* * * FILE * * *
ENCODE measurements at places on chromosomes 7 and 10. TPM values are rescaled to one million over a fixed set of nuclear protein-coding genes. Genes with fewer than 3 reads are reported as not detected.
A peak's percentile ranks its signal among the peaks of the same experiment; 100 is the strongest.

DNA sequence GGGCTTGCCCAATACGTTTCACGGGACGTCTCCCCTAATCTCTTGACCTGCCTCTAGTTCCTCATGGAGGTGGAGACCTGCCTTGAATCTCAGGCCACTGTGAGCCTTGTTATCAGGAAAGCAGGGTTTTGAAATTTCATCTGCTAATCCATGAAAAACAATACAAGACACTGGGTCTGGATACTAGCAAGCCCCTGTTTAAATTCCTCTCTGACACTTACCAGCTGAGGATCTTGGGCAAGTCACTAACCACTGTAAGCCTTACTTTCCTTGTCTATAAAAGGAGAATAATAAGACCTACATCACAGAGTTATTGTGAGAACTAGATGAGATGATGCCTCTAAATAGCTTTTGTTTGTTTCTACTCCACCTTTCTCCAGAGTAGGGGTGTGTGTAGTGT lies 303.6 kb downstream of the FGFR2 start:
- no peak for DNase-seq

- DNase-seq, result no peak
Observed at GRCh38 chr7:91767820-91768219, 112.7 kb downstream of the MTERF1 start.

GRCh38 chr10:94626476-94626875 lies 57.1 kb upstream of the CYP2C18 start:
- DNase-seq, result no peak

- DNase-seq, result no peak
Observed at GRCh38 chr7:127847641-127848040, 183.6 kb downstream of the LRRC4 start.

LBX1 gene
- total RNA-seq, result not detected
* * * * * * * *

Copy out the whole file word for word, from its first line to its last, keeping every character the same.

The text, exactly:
ENCODE measurements at places on chromosomes 7 and 10. TPM values are rescaled to one million over a fixed set of nuclear protein-coding genes. Genes with fewer than 3 reads are reported as not detected.
A peak's percentile ranks its signal among the peaks of the same experiment; 100 is the strongest.

DNA sequence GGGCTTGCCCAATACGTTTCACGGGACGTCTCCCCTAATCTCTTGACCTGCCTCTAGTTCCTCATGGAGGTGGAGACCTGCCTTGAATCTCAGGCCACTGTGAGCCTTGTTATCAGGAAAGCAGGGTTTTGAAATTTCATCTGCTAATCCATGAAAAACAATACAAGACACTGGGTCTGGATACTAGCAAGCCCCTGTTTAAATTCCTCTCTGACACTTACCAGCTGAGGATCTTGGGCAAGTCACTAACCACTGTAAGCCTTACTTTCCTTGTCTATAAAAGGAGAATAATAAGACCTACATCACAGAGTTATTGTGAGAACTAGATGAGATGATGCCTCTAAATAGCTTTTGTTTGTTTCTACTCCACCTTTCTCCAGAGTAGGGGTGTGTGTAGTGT lies 303.6 kb downstream of the FGFR2 start:
- no peak for DNase-seq

- DNase-seq, result no peak
Observed at GRCh38 chr7:91767820-91768219, 112.7 kb downstream of the MTERF1 start.

GRCh38 chr10:94626476-94626875 lies 57.1 kb upstream of the CYP2C18 start:
- DNase-seq, result no peak

- DNase-seq, result no peak
Observed at GRCh38 chr7:127847641-127848040, 183.6 kb downstream of the LRRC4 start.

LBX1 gene
- total RNA-seq, result not detected